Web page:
Brooklyn Nine-Nine at its core has always been about the friendships—you could spend pages just listing every incredible thing they’ve each done for each other, and the ways they’ve been there for one another. (And yes, someday I actually will.) But in “Show Me Going,” it’s not just about the lengths they’re willing to go forward each other, it’s about how they’re going to help themselves in the process too.
After learning that there’s an active shooter situation that Rosa is on call during, the squad panics at the thought of their losing their friend, and the helplessness the situation has ultimately put them in. And when Jake decides he can no longer standby doing nothing physically, Holt tells him to help his team emotionally, implying that it’s not something that comes easy to him otherwise he’d be the one to do so. But Jake initially refuses and states that he’s going in to physically help Rosa instead, only to show up with pizza later asking the team to share their emotions.
On any other show (except Ted Lasso), a moment like this might not have worked as well because it wouldn’t match the series’ tone. Except from day one Brooklyn Nine-Nine has made it clear that emotions matter and they matter tremendously.
Sometimes, the best thing a squad can do to calm each other down is to express just how terrified they are of losing each other. If more officers responded to the scene of the crime, there could have been even more dire consequences, and that’s why it makes sense that the commissioner’s office advised against it. But the 99th precinct aren’t just an average squad, they’re each other’s family, and at best, the scene proved that there’s really nothing they wouldn’t do for each other.
In “Show Me Going,” Amy and Gina broke down a toilet after trying ridiculously hard to fix it in the first place. Hitchcock and Scully beat each other up. And Jake listened and chose to be vulnerable. It ended up calming them all down because suppressing emotions, especially fear does more harm than good and the series emphasizing this contributes to its speciality.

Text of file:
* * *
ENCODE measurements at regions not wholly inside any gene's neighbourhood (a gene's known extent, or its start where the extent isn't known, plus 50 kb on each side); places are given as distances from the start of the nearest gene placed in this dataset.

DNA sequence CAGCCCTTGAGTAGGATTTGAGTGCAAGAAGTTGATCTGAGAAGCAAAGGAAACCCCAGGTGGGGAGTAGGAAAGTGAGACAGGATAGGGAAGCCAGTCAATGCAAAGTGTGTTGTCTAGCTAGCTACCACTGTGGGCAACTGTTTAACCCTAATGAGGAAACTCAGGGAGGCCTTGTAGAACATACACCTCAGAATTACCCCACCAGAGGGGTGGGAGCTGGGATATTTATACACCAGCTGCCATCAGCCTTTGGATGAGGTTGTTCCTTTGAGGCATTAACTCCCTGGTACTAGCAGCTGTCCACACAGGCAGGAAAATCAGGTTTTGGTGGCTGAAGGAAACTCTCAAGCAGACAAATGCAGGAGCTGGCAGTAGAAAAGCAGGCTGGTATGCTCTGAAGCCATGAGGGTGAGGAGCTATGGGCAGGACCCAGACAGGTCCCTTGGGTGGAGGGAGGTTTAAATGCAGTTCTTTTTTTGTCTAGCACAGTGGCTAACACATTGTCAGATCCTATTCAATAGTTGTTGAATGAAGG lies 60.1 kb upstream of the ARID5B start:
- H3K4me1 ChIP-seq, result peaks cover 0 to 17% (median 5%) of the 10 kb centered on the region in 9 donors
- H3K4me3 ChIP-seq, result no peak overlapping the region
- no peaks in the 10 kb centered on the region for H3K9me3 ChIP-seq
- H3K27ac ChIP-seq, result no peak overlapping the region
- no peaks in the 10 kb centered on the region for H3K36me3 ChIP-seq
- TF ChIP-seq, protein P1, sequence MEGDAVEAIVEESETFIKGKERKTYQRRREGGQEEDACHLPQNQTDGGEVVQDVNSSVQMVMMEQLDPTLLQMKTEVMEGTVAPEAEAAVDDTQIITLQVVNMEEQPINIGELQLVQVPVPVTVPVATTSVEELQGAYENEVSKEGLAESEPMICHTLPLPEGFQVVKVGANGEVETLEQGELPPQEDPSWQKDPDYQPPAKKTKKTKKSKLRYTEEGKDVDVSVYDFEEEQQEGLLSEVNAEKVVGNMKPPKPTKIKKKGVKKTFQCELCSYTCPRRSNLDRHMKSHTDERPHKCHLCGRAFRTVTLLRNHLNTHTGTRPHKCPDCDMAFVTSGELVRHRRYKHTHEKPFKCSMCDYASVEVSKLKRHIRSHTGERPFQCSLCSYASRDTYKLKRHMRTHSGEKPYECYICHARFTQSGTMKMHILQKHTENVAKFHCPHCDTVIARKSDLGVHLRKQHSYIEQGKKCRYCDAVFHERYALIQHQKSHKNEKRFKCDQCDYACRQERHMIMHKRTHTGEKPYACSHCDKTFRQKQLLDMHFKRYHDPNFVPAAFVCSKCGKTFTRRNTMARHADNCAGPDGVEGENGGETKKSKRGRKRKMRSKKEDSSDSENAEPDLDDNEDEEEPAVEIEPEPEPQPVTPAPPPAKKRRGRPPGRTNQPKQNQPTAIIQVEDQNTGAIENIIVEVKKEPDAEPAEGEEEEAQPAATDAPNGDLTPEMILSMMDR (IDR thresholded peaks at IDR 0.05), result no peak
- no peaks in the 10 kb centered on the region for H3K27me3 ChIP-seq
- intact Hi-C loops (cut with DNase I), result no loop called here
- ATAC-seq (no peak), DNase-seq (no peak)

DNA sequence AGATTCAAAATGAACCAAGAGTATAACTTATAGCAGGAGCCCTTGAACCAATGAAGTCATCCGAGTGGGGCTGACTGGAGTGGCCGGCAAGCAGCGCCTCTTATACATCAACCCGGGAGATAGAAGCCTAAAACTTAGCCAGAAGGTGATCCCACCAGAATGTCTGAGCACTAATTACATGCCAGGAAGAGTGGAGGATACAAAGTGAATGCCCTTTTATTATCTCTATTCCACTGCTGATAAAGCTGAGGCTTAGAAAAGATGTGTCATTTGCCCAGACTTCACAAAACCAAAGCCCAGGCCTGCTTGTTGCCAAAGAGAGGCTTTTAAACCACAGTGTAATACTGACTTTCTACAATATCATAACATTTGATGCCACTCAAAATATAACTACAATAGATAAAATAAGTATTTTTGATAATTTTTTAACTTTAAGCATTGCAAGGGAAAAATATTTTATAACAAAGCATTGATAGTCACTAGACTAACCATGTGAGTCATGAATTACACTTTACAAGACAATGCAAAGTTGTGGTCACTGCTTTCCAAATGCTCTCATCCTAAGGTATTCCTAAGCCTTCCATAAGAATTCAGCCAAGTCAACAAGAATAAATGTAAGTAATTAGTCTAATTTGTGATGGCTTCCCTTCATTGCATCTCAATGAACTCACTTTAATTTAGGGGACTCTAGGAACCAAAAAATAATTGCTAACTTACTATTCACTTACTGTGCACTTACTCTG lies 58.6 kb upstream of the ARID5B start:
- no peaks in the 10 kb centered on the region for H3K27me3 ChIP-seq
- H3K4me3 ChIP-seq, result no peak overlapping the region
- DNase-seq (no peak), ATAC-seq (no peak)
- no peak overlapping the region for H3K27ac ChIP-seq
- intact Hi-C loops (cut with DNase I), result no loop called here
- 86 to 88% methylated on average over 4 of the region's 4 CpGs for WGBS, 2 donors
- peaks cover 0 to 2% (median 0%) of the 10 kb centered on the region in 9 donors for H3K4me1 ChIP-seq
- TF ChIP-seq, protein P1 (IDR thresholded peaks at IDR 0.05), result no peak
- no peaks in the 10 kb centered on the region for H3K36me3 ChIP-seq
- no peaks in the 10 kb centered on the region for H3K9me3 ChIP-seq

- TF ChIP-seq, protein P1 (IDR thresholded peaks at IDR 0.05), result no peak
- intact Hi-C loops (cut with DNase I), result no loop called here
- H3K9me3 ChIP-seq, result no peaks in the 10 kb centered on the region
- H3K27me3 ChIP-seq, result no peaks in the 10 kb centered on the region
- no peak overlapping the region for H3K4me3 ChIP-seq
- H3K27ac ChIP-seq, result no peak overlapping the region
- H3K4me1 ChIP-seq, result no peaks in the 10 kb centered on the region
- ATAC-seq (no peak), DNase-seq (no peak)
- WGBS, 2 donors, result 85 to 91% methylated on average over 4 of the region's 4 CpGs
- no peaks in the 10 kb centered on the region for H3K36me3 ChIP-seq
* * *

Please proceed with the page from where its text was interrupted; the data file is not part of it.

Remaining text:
No two people in the precinct are exactly alike and no two people handle situations the same way, but they’re all human beings who love each other deeply in spite of those differences, and they are a family because of them. And Holt’s presence has tirelessly not only reminded them of the fact that they are a team, but that vulnerability isn’t something to shy away from.
In each of them admitting just how terrified they are for Rosa’s state right now, and the uncertainties that followed, they helped each other ease into a place where the sadness was shared and thus easier to cope with. It’s established intricately in Ted Lasso’s “The Hope That Kills You” but it’s better to be sad than to be sad and alone. While they were each tense and on edge because of what Rosa was going through, she was ultimately alone through it, whereas their ability to share their fears and vulnerability made the waiting process bearable.
“Show Me Going” keeps the tension going until the very last second with Rosa walking in and then ultimately not wanting to talk about what’s happened. However, by telling the team she wants drinks with them is the very exhibition of why a team is so crucial and why sharing vulnerability is so healing. Rosa might not have wanted to talk, but the team being together and sharing drinks was enough for each of them to understand just how important it is that they have each other after moments like this.
And it’s the understanding that talking about our fears can be incredibly cathartic even if it doesn’t feel as though it is in that moment. Although Terry’s blood pressure normalizing does prove otherwise.